Moncton native Eldon Thiele has never been shy about letting his artistic outlet Zwerg explore different facets of his musical personality.
His newest offering, the electro-pop influenced Dual Citizen, is definitive proof of his willingness to step outside of his comfort zone and take chances where he deems it necessary.
“I’ve been criticized for years for incorporating too much diversity into my work,” Thiele says. “As a musician, however, it has always been more important to expand and grow creatively. Interestingly though, I think this new record is the only record for which I’ve been told ‘the songs sound too similar.’ In my view, I have never really fit into any kind of music scene though. The purpose of Zwerg has always been to advocate singularity and individuality – not to ascribe solely to one particular milieu.
“The theme of this record deals with knocking down the walls that divide people from each other, as well as with renouncing the compartmentalization of the self. Brave artists who relinquish the confines of classification and start fusing genres are always pilloried, but often end up being lauded as pioneers of musical movements which end up capturing the zeitgeist. I’m not equating myself with these artists, but it’s these people who go against the grain who inspire me.”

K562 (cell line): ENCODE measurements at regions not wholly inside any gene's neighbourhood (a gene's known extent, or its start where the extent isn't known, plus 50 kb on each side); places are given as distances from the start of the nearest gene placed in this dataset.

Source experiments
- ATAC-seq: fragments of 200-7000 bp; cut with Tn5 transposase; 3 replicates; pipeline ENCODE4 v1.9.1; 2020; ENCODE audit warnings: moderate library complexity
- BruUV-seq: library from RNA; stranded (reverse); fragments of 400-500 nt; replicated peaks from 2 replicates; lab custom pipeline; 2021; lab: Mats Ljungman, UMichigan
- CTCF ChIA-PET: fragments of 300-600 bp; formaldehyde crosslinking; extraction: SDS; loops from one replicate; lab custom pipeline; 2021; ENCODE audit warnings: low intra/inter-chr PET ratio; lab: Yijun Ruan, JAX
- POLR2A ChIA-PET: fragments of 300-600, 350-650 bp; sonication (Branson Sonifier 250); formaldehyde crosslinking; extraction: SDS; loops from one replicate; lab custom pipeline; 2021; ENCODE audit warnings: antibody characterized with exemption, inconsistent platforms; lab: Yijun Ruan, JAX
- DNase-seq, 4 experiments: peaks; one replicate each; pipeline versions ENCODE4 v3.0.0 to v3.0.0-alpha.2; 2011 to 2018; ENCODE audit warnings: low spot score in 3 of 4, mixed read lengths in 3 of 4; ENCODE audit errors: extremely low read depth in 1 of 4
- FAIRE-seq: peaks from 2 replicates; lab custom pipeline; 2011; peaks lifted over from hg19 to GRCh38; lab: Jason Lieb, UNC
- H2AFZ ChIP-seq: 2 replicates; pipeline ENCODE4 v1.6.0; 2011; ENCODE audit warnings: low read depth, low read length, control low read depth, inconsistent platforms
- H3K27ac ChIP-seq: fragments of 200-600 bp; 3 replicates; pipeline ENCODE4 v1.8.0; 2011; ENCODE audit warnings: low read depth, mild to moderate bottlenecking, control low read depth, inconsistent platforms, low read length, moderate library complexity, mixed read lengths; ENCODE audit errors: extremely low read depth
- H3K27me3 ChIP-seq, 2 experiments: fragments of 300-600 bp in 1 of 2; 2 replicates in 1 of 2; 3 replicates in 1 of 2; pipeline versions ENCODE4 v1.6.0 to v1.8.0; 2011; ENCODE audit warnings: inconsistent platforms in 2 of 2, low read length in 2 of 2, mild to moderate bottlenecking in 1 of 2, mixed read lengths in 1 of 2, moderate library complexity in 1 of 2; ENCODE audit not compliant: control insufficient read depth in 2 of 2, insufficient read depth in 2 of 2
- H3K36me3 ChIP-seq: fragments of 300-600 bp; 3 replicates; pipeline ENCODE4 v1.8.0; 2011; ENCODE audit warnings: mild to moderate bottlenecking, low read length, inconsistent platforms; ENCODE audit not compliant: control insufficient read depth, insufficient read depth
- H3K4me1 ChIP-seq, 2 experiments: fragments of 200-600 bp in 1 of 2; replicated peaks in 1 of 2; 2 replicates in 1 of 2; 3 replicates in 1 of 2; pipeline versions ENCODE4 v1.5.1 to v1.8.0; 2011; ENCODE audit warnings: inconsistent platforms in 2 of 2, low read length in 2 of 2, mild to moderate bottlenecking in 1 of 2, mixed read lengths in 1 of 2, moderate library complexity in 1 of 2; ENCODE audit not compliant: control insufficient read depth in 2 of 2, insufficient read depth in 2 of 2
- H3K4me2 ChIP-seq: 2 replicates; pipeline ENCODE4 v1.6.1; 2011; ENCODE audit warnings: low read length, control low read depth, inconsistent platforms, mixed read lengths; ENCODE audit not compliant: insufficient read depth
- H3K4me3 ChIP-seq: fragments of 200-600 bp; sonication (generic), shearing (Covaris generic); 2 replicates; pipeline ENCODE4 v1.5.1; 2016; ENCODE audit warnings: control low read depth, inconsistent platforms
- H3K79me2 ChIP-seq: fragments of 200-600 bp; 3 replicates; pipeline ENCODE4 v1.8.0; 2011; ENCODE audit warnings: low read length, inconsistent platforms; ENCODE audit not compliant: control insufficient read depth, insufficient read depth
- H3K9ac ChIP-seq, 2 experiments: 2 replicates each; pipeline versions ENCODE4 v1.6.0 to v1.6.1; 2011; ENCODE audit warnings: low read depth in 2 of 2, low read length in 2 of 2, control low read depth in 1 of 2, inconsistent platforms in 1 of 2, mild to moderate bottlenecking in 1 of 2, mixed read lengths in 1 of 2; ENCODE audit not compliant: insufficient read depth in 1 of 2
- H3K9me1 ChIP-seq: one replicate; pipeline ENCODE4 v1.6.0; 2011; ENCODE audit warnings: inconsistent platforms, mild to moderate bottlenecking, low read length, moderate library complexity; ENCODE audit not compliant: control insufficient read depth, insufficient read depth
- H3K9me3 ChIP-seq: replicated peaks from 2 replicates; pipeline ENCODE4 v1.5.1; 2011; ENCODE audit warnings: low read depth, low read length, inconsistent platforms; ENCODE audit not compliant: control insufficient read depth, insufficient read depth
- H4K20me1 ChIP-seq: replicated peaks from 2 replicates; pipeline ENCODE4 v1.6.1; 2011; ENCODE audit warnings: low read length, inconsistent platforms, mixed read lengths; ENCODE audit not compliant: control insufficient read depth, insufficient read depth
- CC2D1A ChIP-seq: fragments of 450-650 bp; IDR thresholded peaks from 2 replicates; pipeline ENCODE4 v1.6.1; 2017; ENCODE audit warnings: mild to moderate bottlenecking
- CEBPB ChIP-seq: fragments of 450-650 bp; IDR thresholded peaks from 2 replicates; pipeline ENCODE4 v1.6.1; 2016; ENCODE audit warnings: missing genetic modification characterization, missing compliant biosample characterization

Upon first listen, one can identify themes of honesty running throughout the songs on Dual Citizen. The songs on his seventh release do not revel in abstract details but are rather straightforward, as though Thiele had made peace with both himself as well as any potential detractors while making the newest Zwerg album.
“In some ways, I betrayed the original intent of Zwerg for a time as I was trying to fit in, which was, looking back, hypocritical of me. There was a time where my priority became about making a living, so I thought I had to compromise a lot of things,” he said.
“With Dual Citizen, there are no apologies. At heart, I’m more of an avant-gardist, but this is an out and proud dance-pop/rock record, which in keeping with the album’s theme, does fuse elements from different styles, but also makes an unambiguous statement. It’s pretty honest in that respect.”
To help bring Dual Citizen to life, Thiele enlisted the help of Canadian producer John Philip Shenale, best-known for his work with The Bangles, John Hiatt and Tori Amos. The two struck up a friendship on social media network Myspace last decade, with Shenale providing Thiele encouragement to follow his muse.
It was Shenale’s approach to music that was the ultimate selling point for Thiele.
“I had been a longtime fan of his cinematic arrangements, especially on Tori Amos albums, which I found reminiscent of composers like Arvo Part and Stravinsky,” Thiele says. “He seems to combine modernist, post-modernist and classical approaches to arranging music. It’s a combination that seems to lend itself well to the pop format.”
With music videos for album tracks “Home Is Where…” and “Saalem Song” already done and available for consumption, Thiele is in the midst of creating and editing videos for the remaining nine songs on Dual Citizen.
An ambitious project to be certain, but coming from an artist who has consistently stuck by his guns, it is not an impossible feat by any means.
“I’m the type of person who likes to do one thing at a time and do it well,” Thiele says. “I can’t handle having too many irons in the fire at any given time. Putting my energy into promotion and these videos is a different approach to marketing for me. I’m really looking forward to putting together a live set at some point, but in the meantime, I have nine more music videos to keep me busy.”